This page is to compliment my "Fens" series, low-lying and Denver sluice. It explains the purpose.
The Fens is where industrial agriculture began in Britain and still takes its most unrestricted form.
In the drained flat lands of the Fens, newly-created fields were level, rectangular and huge by British standards, so introducing mechanised agriculture was a wide-open invitation of circumstances.
Ploughing with steam ploughing engines came to the Fens in the 1860's. These machines were huge by just about any standard, weighing-in at between 17tonnes and 22tonnes. These sizes/weights are not approached today in current "tractors" anywhere, as excessive weight compacts and damages the soil. The "ploughing engines" hauled the plough over the field with a steel rope, so engine weight is not an issue. They worked in pairs, running along a headland at each end of the field, and hauled the plough, a lightweight steel frame but with several plough "blades", back and forth, taking it in turns to pull. See the pictures in the linked pages and you can see how it works. The following is one of these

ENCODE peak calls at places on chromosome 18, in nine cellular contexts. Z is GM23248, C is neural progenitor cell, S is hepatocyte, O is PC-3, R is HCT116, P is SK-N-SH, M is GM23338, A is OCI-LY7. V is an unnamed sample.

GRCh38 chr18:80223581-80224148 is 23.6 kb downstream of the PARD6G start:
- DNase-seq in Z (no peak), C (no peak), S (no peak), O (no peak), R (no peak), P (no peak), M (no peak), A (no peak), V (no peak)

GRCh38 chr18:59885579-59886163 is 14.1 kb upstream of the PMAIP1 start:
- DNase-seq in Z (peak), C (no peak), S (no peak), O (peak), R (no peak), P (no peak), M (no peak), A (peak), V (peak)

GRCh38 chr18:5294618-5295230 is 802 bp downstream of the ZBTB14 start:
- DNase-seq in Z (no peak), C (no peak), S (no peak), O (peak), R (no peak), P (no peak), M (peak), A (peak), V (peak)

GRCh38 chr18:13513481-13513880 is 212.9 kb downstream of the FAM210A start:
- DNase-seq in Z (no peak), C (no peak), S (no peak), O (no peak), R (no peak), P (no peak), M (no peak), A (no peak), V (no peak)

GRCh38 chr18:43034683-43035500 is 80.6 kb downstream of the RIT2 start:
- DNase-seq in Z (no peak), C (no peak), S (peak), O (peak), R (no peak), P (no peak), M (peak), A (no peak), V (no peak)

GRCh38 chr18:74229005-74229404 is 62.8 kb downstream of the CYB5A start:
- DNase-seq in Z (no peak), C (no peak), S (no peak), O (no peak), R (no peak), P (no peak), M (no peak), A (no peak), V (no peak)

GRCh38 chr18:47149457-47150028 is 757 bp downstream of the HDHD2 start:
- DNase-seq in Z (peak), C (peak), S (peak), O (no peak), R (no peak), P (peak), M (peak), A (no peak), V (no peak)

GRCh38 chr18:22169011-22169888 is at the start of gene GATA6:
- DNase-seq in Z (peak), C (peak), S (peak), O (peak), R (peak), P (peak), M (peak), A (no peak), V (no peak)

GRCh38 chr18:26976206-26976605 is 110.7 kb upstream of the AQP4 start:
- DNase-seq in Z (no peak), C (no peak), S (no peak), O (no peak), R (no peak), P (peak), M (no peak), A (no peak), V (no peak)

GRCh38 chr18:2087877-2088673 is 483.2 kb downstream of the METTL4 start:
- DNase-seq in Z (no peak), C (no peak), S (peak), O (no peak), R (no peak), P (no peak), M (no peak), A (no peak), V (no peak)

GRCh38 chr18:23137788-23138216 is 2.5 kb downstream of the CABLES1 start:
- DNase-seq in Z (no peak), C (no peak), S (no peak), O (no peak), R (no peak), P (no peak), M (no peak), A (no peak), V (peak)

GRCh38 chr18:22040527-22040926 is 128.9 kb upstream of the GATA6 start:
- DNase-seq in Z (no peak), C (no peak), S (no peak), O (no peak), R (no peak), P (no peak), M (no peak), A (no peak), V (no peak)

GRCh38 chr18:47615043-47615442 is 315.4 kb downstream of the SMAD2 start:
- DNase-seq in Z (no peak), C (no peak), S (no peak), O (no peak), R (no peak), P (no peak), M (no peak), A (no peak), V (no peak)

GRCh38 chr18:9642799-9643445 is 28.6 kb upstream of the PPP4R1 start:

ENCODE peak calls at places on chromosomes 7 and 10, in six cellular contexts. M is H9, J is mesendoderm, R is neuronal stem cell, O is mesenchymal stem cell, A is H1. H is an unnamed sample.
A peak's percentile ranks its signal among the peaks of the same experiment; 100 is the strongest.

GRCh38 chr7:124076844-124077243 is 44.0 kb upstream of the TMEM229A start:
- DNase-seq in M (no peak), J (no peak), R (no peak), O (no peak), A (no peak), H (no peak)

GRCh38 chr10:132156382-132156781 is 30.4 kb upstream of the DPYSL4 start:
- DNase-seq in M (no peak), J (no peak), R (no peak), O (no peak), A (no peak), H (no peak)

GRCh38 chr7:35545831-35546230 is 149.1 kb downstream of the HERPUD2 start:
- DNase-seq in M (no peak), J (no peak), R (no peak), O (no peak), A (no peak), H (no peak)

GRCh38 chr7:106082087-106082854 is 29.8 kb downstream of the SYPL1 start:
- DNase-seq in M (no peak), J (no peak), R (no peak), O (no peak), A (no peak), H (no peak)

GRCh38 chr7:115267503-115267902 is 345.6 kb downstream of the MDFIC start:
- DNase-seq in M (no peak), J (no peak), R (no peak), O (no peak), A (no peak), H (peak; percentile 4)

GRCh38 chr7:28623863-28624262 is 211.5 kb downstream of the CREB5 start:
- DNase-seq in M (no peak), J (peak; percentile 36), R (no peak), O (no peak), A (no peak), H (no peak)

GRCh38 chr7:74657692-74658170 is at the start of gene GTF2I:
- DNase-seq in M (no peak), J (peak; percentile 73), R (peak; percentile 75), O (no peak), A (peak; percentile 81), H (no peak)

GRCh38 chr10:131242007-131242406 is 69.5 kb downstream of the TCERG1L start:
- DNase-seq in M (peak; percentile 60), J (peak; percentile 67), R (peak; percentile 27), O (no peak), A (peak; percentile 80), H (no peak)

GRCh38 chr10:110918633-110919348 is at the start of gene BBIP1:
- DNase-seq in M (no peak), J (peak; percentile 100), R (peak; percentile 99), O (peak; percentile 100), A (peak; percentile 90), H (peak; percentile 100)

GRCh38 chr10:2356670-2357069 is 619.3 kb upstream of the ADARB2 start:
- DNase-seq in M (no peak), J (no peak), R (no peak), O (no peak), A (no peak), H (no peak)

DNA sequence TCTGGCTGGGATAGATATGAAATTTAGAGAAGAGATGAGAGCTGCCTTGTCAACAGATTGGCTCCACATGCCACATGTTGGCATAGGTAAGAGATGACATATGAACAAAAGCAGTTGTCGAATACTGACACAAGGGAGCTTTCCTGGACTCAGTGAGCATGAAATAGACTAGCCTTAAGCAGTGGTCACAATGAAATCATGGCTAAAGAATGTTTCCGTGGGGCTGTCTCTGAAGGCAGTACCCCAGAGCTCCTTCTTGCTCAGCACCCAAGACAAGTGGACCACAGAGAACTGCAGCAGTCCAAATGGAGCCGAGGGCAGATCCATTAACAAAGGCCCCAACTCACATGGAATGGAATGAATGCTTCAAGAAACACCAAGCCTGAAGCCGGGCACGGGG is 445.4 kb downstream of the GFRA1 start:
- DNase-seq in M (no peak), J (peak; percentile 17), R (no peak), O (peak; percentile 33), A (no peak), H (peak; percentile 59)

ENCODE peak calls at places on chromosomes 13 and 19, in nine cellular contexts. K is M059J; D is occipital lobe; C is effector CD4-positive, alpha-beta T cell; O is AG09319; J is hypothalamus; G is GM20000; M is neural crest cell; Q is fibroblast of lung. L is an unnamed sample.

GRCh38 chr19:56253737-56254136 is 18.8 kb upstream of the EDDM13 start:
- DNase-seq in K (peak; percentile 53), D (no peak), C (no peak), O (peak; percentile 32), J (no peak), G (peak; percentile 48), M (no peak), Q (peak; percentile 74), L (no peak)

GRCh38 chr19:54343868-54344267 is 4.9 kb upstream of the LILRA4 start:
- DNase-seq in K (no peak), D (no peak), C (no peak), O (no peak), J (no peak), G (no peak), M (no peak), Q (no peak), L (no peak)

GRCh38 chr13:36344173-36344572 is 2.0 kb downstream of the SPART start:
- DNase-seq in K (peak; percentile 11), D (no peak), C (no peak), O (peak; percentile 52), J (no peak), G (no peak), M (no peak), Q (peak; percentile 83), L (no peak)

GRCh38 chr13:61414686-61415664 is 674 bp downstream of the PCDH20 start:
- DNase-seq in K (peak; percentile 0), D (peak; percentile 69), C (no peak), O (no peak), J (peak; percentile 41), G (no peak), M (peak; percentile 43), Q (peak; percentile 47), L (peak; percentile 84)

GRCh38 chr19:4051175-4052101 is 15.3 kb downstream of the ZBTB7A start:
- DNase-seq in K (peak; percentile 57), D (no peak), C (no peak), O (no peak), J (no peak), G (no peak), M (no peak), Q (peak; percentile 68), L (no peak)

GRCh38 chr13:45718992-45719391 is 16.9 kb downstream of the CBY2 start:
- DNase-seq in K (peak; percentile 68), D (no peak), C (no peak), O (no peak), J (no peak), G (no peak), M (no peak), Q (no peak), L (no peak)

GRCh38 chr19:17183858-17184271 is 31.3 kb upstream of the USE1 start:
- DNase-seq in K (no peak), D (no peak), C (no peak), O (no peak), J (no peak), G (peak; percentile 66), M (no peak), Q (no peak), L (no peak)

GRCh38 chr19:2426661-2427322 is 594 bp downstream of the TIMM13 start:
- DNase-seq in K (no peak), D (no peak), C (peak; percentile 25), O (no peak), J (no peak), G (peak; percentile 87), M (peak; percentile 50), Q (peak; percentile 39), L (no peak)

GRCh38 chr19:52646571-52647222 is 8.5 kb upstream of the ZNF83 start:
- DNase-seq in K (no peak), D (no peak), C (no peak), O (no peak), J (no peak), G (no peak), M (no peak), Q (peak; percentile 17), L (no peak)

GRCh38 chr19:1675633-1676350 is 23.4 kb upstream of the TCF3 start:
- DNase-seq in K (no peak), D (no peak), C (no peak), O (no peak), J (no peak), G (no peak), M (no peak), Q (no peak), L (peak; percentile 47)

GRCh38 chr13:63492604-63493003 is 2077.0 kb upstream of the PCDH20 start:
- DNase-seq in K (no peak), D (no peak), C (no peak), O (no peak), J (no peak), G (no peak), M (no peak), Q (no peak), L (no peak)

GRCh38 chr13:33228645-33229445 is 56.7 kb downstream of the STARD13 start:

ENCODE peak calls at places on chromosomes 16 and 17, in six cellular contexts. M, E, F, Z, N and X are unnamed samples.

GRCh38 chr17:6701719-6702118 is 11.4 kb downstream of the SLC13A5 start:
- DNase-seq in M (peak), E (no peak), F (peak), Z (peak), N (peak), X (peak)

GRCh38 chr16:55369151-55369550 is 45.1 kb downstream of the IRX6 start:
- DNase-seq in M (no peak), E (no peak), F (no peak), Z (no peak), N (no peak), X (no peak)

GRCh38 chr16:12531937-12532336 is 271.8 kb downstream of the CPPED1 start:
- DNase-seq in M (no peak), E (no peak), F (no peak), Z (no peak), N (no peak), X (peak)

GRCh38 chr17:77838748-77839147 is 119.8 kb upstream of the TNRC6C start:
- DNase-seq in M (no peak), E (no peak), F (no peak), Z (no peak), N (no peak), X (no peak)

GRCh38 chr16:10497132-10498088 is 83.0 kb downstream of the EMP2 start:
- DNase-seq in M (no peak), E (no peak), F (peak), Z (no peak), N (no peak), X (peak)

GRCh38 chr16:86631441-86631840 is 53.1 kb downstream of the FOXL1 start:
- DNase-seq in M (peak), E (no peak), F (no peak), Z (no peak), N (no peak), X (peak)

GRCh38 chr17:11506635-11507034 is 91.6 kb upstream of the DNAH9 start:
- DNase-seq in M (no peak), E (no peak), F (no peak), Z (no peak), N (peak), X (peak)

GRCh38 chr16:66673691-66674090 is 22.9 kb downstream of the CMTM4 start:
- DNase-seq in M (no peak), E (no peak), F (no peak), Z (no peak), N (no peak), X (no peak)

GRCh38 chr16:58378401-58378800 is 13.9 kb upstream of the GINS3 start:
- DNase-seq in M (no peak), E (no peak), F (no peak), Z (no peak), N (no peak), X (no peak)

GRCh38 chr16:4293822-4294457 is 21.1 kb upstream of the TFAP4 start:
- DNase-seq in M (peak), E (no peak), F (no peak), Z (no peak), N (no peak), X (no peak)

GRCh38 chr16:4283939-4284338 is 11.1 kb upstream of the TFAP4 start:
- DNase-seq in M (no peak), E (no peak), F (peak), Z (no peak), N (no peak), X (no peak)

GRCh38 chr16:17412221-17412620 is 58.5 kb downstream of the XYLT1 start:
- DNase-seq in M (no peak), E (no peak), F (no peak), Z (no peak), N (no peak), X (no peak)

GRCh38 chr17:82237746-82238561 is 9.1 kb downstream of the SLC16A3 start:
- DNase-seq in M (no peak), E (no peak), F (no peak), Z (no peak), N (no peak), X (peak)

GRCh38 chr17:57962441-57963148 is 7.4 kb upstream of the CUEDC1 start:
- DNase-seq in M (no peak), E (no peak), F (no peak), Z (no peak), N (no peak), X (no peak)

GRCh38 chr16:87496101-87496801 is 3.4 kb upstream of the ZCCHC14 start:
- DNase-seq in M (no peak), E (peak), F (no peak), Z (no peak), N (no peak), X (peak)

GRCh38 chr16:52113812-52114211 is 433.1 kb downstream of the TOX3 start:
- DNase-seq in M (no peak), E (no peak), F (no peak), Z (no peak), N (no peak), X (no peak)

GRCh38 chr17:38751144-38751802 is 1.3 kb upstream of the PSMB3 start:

A contributing reason for the huge size and weight of these engines is, with little penalty for weight but working in East Anglia where there is no coal, they had features to reduce fuel consumption (particularly "compounding" - expanding the steam in two stages through two cylinders) which virtually no railway locomotives bothered to have.
These machines took their final form by 1870 and worked the Fens for the next 80years, until cheaply mass-produced Diesel-engined tractors ended their time.
Well, I don't have any pictures myself, either historical or ploughing demonstrations at museums or steam-fairs, but here's a dedicated site which is full of information and great pictures.
and information from the site "home"
In much of Britain effort is made to try to retain the rural aspect and the traditional appearance formed over centuries. Every part of the landscape in Britain is a managed landscape, but much is very pleasing to see. It's amicable - farmers live the life they know and city dwellers can get some respite by going hiking in the county. This doesn't apply to the Fens (there is a bit of preserved flooded fen at Wicken Fen). It's industrial-age farming. This is the point of the Fens - it is a huge food-producing area. The price of agricultural products (vegetables, grain) fell in the 1870's, I read, reducing the income to hereditary landed families and leaving them in financial trouble - hence the influx of American heiresses to marry various Lords and Dukes (Winston Churchill's mother was American, for instance). The growing cities benefited from the supply of food. That the Fens became highly mechanised by the 1870's is probably linked to this change, though I have never seen this stated.